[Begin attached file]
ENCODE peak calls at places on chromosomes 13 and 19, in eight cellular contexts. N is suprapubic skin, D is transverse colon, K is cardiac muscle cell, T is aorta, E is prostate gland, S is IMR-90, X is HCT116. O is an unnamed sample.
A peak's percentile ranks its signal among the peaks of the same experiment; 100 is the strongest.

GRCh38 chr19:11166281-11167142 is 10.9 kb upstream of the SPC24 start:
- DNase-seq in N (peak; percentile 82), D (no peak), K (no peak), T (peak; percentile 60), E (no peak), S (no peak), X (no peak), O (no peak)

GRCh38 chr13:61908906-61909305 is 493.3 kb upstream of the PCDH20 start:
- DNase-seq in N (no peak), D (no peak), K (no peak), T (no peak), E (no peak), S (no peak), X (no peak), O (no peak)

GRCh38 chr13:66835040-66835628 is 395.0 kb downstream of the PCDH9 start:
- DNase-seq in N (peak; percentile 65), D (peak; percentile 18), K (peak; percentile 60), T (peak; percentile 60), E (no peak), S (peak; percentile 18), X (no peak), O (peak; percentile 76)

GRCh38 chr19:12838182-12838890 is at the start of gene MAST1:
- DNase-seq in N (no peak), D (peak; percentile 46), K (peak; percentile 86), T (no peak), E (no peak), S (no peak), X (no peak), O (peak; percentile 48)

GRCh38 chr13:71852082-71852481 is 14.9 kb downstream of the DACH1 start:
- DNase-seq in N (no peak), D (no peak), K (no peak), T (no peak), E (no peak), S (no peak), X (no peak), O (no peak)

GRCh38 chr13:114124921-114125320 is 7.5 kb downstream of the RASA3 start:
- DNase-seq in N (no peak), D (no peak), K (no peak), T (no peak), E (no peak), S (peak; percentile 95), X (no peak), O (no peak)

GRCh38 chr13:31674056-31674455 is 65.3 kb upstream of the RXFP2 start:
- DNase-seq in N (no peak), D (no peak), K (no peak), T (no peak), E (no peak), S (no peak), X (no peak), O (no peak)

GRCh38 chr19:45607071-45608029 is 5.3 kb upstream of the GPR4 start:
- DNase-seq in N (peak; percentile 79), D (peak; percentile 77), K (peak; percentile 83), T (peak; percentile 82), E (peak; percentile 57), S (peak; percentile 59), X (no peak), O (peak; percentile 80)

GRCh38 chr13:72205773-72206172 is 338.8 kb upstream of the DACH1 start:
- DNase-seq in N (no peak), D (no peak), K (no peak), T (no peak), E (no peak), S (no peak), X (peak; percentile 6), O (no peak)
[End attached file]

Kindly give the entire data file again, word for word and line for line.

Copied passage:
ENCODE peak calls at places on chromosomes 13 and 19, in eight cellular contexts. N is suprapubic skin, D is transverse colon, K is cardiac muscle cell, T is aorta, E is prostate gland, S is IMR-90, X is HCT116. O is an unnamed sample.
A peak's percentile ranks its signal among the peaks of the same experiment; 100 is the strongest.

GRCh38 chr19:11166281-11167142 is 10.9 kb upstream of the SPC24 start:
- DNase-seq in N (peak; percentile 82), D (no peak), K (no peak), T (peak; percentile 60), E (no peak), S (no peak), X (no peak), O (no peak)

GRCh38 chr13:61908906-61909305 is 493.3 kb upstream of the PCDH20 start:
- DNase-seq in N (no peak), D (no peak), K (no peak), T (no peak), E (no peak), S (no peak), X (no peak), O (no peak)

GRCh38 chr13:66835040-66835628 is 395.0 kb downstream of the PCDH9 start:
- DNase-seq in N (peak; percentile 65), D (peak; percentile 18), K (peak; percentile 60), T (peak; percentile 60), E (no peak), S (peak; percentile 18), X (no peak), O (peak; percentile 76)

GRCh38 chr19:12838182-12838890 is at the start of gene MAST1:
- DNase-seq in N (no peak), D (peak; percentile 46), K (peak; percentile 86), T (no peak), E (no peak), S (no peak), X (no peak), O (peak; percentile 48)

GRCh38 chr13:71852082-71852481 is 14.9 kb downstream of the DACH1 start:
- DNase-seq in N (no peak), D (no peak), K (no peak), T (no peak), E (no peak), S (no peak), X (no peak), O (no peak)

GRCh38 chr13:114124921-114125320 is 7.5 kb downstream of the RASA3 start:
- DNase-seq in N (no peak), D (no peak), K (no peak), T (no peak), E (no peak), S (peak; percentile 95), X (no peak), O (no peak)

GRCh38 chr13:31674056-31674455 is 65.3 kb upstream of the RXFP2 start:
- DNase-seq in N (no peak), D (no peak), K (no peak), T (no peak), E (no peak), S (no peak), X (no peak), O (no peak)

GRCh38 chr19:45607071-45608029 is 5.3 kb upstream of the GPR4 start:
- DNase-seq in N (peak; percentile 79), D (peak; percentile 77), K (peak; percentile 83), T (peak; percentile 82), E (peak; percentile 57), S (peak; percentile 59), X (no peak), O (peak; percentile 80)

GRCh38 chr13:72205773-72206172 is 338.8 kb upstream of the DACH1 start:
- DNase-seq in N (no peak), D (no peak), K (no peak), T (no peak), E (no peak), S (no peak), X (peak; percentile 6), O (no peak)